Fears about China spreading volatility overblown: Expert

A worker taking a nap during lunch break at a Foxconn factory in the township of Longhua in Shenzhen. UBS global economist Paul Donovan says a popular misconception is that China is an engine of global growth. According to him, that honour belongs to
A worker taking a nap during lunch break at a Foxconn factory in the township of Longhua in Shenzhen. UBS global economist Paul Donovan says a popular misconception is that China is an engine of global growth. According to him, that honour belongs to the American consumer.PHOTO: REUTERS

Worries that China could spread volatility to world markets are overblown and the mainland's role as an engine of global growth is also overstated, said UBS global economist Paul Donovan.

His comments came days after the United States Federal Reserve again held off from a long-promised rate hike, citing "heightened concerns about growth in China" and "volatility in financial markets", among other reasons. "I'm not sure China was that influential in the decision, I think it has been a convenient excuse," Mr Donovan told reporters here earlier this week.

He called the Fed's comments to this effect at last week's Federal Open Market Committee a "mistake", since by giving the impression that financial markets play a role in its decisions, the central bank has effectively made itself a "hostage to financial markets".

"At a time when markets are overreacting to unreliable data, this could potentially be quite dangerous." He cited Beijing's surprise yuan devaluation last month, which many observers were quick to call the start of a "currency war".

"Economically speaking, the movement of the currency is irrelevant. This was about (China trying to gain) Special Drawing Rights membership. It was very noticeable how quickly the International Monetary Fund issued a statement in support of the Chinese decision. To my mind, this clearly signalled they were told in advance. The US Treasury as well," said Mr Donovan.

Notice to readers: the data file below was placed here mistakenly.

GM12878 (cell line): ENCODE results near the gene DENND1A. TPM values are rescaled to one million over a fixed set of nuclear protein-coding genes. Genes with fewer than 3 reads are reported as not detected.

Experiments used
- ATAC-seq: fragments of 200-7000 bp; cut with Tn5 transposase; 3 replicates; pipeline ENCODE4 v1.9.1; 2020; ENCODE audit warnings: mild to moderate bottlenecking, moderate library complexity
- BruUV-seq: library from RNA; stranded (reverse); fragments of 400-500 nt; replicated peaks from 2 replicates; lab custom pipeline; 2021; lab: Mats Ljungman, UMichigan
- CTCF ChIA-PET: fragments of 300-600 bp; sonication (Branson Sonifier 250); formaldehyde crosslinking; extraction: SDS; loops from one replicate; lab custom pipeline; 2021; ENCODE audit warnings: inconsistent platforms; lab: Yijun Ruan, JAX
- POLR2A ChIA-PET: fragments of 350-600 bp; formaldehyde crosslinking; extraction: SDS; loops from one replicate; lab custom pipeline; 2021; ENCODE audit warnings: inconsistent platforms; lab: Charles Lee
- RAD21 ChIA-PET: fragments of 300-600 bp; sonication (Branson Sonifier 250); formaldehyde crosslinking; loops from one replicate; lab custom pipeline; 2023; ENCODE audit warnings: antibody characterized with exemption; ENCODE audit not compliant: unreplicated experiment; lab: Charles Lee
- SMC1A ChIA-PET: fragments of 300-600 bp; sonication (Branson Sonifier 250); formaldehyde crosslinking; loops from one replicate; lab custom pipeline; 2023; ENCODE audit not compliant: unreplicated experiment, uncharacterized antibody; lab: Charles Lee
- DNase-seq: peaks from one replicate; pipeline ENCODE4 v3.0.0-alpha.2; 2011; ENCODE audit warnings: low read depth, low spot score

A DIFFERENT TACK

If China is going to achieve (target) growth rates of 6.5 per cent, it will have to find an alternative source of growth. They can't rely on the financial sector any more.

UBS GLOBAL ECONOMIST PAUL DONOVAN

Another popular misconception, is that China is an engine of global growth, he said. In fact, that honour belongs to the American consumer, whereas China, though large, is not as well integrated with other economies, commodity exporters aside.

"If China's growth goes up to 10 per cent, do I change forecasts in America or in Europe? I don't. I would change forecasts in Australia, but not elsewhere... China has absolutely not been an engine of global growth - this is a complete misinterpretation."

He also encouraged investors to be less fixated on the absolute number of China's economic output - subject to constant revision - and look instead at the shifts in its sources of output.

Observers may talk up the effect of the China slowdown on extending the commodities slump, but the reverse might be true, he said.

In the first half of the year, the financial services industry was a significant growth driver. But that sector will be dragging down output in the third quarter following the mid-June stock market crash.

"If China is going to achieve (target) growth rates of 6.5 per cent, it will have to find an alternative source of growth. They can't rely on the financial sector any more. Because financial services are not big users of commodities, the non-financial sector (replacement) - no matter what it is - is going to be more commodity-intensive."

Mr Donovan expects the Fed to start raising rates at a slow and steady pace at their next scheduled press conference in December.

A version of this article appeared in the print edition of The Straits Times on September 25, 2015, with the headline 'Fears about China spreading volatility overblown: Expert'. Print Edition | Subscribe